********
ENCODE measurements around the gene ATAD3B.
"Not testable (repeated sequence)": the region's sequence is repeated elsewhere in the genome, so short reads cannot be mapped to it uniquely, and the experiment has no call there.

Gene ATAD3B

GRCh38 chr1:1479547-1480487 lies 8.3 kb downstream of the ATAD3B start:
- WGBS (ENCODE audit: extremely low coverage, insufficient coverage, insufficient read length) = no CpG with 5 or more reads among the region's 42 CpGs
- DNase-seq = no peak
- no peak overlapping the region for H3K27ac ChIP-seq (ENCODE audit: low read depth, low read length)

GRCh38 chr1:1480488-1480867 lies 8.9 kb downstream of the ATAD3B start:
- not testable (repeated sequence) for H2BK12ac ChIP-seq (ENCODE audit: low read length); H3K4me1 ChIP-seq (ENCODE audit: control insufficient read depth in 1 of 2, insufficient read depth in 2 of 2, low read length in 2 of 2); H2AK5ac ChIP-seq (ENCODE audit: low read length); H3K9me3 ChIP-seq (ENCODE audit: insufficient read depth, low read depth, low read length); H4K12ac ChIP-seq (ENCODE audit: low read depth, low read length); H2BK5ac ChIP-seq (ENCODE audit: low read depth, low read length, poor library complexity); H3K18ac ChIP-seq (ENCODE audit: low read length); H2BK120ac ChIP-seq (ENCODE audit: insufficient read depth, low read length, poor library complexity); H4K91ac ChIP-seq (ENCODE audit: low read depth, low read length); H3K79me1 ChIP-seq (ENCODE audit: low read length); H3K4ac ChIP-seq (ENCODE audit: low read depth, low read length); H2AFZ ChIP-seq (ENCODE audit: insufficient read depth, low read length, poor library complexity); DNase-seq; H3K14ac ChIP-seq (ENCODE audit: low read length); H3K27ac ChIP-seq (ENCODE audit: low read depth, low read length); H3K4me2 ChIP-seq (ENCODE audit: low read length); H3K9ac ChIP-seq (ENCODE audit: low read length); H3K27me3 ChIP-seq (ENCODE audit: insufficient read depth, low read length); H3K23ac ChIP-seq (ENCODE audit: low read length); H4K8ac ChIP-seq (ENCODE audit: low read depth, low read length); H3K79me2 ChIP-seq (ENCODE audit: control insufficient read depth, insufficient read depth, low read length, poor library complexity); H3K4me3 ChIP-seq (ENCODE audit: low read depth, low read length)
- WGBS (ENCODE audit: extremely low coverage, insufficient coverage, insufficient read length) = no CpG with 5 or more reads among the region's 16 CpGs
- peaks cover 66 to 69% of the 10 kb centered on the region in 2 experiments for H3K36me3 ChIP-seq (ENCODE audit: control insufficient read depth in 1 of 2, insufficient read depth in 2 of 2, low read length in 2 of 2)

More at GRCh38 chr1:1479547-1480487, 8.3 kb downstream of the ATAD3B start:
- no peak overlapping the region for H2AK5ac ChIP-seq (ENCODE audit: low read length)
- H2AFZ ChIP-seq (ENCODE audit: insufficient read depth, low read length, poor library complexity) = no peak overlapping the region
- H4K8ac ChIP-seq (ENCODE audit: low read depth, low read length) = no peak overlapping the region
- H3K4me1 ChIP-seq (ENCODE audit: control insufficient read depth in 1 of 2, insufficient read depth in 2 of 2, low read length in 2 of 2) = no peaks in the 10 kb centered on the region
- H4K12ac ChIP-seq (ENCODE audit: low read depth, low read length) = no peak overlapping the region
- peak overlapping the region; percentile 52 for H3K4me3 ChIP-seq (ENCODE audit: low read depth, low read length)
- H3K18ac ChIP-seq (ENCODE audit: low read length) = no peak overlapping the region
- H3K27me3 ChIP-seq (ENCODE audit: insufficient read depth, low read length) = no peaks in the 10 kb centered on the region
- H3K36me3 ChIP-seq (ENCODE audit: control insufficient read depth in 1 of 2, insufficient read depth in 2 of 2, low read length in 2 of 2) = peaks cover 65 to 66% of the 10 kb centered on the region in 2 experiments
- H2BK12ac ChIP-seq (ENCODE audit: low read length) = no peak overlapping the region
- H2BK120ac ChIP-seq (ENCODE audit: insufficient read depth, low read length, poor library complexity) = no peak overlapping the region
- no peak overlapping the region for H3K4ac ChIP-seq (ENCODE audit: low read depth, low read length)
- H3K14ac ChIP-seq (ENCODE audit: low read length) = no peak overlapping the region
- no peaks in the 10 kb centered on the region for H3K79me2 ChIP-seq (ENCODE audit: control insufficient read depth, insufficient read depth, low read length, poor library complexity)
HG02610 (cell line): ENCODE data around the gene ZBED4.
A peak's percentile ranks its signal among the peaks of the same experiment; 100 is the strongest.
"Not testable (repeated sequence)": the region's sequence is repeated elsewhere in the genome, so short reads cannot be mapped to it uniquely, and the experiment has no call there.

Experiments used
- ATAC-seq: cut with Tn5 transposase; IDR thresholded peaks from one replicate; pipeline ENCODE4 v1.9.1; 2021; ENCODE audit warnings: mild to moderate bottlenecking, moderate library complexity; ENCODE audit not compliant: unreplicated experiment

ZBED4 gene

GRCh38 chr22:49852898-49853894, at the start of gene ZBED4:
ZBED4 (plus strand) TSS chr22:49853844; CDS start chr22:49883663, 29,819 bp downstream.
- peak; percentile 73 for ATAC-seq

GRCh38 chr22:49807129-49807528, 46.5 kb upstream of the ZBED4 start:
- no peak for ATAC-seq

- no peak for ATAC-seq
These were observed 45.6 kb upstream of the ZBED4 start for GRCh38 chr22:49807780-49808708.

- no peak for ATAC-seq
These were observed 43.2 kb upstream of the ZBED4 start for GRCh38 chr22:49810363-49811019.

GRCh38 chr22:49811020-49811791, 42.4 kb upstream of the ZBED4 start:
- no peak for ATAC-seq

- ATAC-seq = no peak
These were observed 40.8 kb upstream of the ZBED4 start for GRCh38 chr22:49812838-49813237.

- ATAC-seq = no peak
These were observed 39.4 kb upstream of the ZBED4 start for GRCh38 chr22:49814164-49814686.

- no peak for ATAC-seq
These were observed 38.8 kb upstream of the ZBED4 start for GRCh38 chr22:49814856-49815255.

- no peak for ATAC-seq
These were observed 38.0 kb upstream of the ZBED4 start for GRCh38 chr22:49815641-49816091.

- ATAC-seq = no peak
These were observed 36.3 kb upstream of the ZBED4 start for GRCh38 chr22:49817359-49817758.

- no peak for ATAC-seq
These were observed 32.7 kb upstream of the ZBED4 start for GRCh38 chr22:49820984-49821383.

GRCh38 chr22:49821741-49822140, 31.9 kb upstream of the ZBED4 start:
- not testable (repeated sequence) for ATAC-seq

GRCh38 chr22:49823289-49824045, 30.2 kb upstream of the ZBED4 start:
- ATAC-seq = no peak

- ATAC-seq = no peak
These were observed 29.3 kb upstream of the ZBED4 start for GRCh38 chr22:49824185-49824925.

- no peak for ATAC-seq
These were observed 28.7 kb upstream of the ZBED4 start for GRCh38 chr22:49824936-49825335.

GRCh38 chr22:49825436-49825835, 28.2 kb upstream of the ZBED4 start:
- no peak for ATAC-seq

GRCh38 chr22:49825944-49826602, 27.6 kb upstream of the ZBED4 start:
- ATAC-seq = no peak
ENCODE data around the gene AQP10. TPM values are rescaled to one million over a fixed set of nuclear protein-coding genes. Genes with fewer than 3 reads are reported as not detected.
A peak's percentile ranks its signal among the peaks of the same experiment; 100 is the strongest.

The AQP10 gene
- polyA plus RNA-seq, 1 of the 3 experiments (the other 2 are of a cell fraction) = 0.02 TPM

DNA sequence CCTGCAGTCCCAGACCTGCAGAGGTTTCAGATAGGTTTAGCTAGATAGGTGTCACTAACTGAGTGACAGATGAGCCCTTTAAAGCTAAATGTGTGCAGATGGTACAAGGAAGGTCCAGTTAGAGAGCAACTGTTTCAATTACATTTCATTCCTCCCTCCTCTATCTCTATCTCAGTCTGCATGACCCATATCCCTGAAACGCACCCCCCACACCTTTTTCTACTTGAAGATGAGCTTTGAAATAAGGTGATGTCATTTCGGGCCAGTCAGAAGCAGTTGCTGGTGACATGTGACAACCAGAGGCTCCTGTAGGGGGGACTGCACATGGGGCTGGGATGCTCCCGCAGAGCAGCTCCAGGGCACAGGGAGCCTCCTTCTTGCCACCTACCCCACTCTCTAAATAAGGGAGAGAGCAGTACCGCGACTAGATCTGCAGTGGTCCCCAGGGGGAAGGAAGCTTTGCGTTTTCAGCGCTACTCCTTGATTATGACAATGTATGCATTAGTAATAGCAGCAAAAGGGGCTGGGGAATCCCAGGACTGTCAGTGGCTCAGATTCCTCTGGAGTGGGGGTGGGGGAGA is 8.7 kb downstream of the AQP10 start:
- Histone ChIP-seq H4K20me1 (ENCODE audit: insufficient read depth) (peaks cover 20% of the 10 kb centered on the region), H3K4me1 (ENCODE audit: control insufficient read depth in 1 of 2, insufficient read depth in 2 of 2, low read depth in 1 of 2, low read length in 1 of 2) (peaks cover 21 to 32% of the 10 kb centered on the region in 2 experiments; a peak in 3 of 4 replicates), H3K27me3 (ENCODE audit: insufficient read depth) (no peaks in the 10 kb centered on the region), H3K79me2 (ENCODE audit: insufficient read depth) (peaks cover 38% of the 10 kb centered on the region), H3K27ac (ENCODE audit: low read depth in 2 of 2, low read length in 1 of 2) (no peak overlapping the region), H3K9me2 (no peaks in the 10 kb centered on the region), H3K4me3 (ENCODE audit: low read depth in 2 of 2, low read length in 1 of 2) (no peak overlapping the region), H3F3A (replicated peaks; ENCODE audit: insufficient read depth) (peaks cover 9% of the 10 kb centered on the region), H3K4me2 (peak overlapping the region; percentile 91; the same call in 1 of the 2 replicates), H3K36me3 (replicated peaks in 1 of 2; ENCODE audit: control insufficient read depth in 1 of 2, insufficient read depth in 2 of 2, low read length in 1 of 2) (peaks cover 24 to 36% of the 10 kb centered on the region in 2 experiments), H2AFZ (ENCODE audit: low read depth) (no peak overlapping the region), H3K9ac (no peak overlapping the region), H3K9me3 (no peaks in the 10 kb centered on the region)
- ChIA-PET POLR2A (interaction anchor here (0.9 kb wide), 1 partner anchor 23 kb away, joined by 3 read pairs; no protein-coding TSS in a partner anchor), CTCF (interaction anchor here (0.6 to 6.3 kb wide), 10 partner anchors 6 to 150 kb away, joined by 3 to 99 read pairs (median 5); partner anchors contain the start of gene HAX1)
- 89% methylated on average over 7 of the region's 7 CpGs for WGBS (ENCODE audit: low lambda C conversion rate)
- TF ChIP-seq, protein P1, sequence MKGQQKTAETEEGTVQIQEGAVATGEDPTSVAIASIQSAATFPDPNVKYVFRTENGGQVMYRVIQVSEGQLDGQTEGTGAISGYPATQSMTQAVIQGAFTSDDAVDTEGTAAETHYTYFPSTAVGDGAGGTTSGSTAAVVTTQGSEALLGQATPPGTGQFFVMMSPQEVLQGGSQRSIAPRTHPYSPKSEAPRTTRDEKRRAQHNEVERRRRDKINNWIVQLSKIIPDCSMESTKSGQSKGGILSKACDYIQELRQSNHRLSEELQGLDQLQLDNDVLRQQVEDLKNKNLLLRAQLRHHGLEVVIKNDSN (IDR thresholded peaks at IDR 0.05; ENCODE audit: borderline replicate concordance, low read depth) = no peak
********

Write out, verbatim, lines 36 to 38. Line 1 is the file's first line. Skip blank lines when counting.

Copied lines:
GRCh38 chr22:49807129-49807528, 46.5 kb upstream of the ZBED4 start:
- no peak for ATAC-seq

- no peak for ATAC-seq